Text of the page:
The smoke has cleared from the thousands of fireworks displays — big and small — that mark our nation's annual Fourth of July celebration.
However, there was a lot less smoke to clear at Disneyland in California, where the company has developed a patented system that uses compressed air to replace the gunpowder normally used to lift its 361 colorful explosive devices into the air.
Disney developed the new technology because it's safer, it's quieter and it reduces pollution.
"Now that we have this system in place at Disneyland, we're looking at our other parks to test and see where it would make sense," says Marilyn Waters, spokeswoman for Walt Disney Imagineering, a subsidiary of The Walt Disney Co. that's responsible for developing new technology.
It's possible the next place to install the new system will be the new Disney theme park going in at Hong Kong. Waters says Disney isn't sure when its Central Florida theme parks could install or start testing the new fireworks launch system.
Bugs in the system?
Not everyone is fired up about the new system.
For one thing, insiders say it's expensive for new launch tubes, connectors, compressed air tanks and new computer hook-ups to allow the precise, timed-to-the-microsecond precision of the Disney-style show. Disney currently declines to reveal how much it would cost for other theme parks to install the system.
Insiders also say the system still has some bugs to work out, with delayed launches caused by leaking launch tubes being the biggest problem.
But Waters says the new system is working great, and that while the undisclosed development costs spent over the last 12 years were high, the finished system uses "off-the-shelf" products that are easily bought.
That's why, says Waters, it's Disney's plan to donate the seven patents it produced to a yet-to-be-selected non-profit group that can license the technology to the pyrotechnics industry.
Other parks are withholding judgment on the system. A Busch Entertainment spokeswoman says the Anheuser-Busch subsidiary that operates the Busch Gardens and SeaWorld parks doesn't know enough about the system to comment yet.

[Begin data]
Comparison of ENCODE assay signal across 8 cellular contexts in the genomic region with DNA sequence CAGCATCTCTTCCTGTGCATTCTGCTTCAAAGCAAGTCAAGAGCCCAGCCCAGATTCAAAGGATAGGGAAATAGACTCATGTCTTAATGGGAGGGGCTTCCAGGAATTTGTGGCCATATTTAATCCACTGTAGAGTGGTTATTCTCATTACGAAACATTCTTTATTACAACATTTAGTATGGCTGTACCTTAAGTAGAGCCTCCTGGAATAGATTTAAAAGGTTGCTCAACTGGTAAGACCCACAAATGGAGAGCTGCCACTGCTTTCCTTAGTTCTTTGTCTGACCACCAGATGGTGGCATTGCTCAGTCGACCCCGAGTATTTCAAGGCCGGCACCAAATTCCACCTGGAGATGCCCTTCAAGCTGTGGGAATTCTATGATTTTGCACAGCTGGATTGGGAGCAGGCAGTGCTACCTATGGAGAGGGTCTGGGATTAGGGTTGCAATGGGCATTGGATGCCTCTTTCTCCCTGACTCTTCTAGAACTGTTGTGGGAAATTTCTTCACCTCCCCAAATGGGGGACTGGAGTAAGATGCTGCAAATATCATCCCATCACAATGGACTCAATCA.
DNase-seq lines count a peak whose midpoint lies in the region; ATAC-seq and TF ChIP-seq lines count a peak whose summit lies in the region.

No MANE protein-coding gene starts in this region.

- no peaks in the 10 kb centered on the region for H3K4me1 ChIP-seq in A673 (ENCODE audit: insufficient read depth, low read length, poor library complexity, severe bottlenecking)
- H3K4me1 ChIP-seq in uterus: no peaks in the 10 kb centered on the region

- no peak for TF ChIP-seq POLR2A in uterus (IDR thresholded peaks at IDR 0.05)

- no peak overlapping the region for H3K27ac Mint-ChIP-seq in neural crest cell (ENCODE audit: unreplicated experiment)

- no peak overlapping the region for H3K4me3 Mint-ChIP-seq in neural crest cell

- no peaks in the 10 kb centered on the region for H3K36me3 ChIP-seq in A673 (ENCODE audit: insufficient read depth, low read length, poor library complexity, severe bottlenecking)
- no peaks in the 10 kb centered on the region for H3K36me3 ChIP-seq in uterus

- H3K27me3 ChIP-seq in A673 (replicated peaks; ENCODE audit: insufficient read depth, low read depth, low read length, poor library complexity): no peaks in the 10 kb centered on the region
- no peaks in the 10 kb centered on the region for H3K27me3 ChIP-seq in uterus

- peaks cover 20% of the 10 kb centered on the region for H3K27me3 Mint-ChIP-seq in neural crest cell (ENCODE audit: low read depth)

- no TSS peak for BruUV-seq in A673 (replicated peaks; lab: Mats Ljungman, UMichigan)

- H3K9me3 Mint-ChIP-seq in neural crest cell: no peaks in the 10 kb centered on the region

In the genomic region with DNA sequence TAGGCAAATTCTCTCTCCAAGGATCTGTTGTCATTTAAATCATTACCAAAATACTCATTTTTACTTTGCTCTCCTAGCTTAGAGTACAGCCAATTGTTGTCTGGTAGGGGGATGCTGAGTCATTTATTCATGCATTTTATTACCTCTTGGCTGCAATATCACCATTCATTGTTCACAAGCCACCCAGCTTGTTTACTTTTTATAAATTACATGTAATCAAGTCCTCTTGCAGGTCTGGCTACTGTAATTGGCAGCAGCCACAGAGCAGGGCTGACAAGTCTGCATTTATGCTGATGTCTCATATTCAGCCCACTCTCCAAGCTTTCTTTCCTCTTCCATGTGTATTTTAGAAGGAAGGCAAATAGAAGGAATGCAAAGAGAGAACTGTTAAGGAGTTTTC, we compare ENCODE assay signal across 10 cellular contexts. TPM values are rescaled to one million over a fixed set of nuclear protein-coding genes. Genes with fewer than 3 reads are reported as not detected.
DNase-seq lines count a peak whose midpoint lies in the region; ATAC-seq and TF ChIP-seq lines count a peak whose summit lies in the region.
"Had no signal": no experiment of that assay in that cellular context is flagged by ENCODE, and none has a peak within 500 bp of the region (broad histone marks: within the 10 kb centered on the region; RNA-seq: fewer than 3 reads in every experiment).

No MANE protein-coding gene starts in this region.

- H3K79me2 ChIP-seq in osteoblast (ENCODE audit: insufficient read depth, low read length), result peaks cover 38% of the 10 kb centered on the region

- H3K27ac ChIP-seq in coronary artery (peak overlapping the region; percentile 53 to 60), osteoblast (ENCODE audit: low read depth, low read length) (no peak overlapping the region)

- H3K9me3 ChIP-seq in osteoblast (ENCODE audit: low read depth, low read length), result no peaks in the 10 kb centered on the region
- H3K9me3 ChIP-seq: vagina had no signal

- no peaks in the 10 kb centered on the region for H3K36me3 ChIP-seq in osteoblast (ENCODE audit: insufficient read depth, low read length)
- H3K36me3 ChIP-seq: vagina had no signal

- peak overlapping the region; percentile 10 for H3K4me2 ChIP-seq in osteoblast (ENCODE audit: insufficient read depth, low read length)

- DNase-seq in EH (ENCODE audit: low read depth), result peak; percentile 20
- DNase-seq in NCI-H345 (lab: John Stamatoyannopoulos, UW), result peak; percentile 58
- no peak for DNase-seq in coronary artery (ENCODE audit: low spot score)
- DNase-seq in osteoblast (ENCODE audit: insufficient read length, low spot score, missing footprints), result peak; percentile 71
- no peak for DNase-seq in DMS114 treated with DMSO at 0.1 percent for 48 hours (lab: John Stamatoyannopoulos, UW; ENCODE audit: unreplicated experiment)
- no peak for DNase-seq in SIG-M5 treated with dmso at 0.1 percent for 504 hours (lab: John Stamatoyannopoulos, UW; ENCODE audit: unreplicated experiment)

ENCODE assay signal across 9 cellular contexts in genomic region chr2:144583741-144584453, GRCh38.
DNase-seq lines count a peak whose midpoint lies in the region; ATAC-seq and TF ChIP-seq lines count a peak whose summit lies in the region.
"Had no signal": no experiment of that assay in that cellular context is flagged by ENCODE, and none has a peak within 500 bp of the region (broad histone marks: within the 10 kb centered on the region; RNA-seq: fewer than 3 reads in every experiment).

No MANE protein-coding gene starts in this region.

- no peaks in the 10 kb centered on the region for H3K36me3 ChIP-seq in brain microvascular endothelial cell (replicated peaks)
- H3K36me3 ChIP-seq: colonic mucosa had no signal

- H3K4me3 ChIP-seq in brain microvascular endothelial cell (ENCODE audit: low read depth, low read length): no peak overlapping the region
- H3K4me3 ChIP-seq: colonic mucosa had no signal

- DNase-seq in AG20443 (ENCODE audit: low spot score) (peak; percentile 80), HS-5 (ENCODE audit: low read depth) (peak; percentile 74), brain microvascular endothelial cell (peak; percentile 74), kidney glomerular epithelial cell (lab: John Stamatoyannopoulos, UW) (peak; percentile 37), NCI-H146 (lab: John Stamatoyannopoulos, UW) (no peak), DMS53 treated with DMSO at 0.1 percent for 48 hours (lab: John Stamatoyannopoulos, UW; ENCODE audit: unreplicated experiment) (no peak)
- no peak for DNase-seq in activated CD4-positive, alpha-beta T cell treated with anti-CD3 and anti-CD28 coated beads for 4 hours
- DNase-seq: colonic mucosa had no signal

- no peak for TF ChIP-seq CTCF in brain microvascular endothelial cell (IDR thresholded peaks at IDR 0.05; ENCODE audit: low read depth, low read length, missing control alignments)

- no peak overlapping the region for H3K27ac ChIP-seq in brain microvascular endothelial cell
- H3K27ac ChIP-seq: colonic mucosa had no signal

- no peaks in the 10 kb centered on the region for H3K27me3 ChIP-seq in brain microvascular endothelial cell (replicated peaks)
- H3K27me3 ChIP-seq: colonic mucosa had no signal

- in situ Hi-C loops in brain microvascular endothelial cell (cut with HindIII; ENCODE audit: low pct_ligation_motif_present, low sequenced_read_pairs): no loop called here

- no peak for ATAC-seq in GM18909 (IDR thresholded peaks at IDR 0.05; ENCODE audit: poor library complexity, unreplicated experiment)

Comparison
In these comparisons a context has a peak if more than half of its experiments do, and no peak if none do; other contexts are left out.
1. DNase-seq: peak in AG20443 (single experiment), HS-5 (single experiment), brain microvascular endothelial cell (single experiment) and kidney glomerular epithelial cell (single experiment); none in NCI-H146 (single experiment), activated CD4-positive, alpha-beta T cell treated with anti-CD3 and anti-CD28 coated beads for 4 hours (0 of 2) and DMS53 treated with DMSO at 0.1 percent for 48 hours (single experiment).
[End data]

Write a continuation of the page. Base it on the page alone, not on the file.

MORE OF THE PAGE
Universal-NBC says that, "While we are aware of the new technology, at the moment we are satisfied with our approach. We continue to evaluate, however, new ways of doing things."
Julie Heckman, executive director of the American Pyrotechnics Association, says the new technology may be just a fantasy for the immediate future. "It will take a little while for the technology to reach the level of theme parks and other fixed venues where it might make sense," she says.
However, the time is right for Disney, the largest single user of fireworks in the country. The theme park giant puts on large nighttime shows at three of its four theme parks in Central Florida, including a major Magic Kingdom show introduced last fall called "Wishes," which is several times the size of the previous "Fantasy in the Sky" fireworks show. Disney says the new 12-minute show uses 683 fireworks.
Clean air concerns
Although concerns have been raised in California about the environmental impact Disney's fireworks shows have there, Florida officials have no worries.
Disney's fireworks don't impact the local air quality because the theme park giant's extensive land holdings make "a nice buffer," says Tammy Eagan, a meteorologist for the Florida Department of Environmental Protection. The department monitors fine particle pollution in Orlando, Kissimmee and Tampa and, "We're not noticing anything different. It is comparable to a non-fireworks city."
To many, Disney's announcement that the new system had been activated in California a week before July 4 seemed nothing more than good publicity timing.
But others think the timing may have been an attempt to preempt some bad publicity: The July 9 agenda for California's South Coast Air Quality Management District includes an item that will address the issue of air quality and Disney fireworks.
Waters dismisses the idea, and says the timing of the announcement had to do with the availability of the technology. noting it had been operating "before the July 9 meeting agenda was announced."
Still, California officials say there have been numerous complaints about Disney fireworks in the past. The South Coast Air Quality Management District has recorded 73 complaints since 1991, five of them since 1997 on its complaint hot line.
The source of concern is visible, documented smoke, odors and unburned bits of paper and chemical that fall to the ground after a shell bursts.
There also have been several organized protests from local Anaheim, Calif., groups, says Sam Atwood, a spokesman for the South Coast Air Quality Management District, which monitors sources of air pollution in a four county region that includes Disneyland and five other theme parks. "Behind the small number of complaints is continued concern from the community," he says.
Atwood concedes that "there has been no violation, but that's not to say that one is not possible."
Disney's use of the new system and national publicity about it will go a long way toward alleviating concerns, he says. "Disney deserves credit for their proactive response."
Meanwhile, the goal of the July 9 hearing in California is to "seek Disney's commitment on paper ... to ultimately produce the low-smoke and low-low-smoke products they are testing now," he says. "We want to finalize their verbal commitment."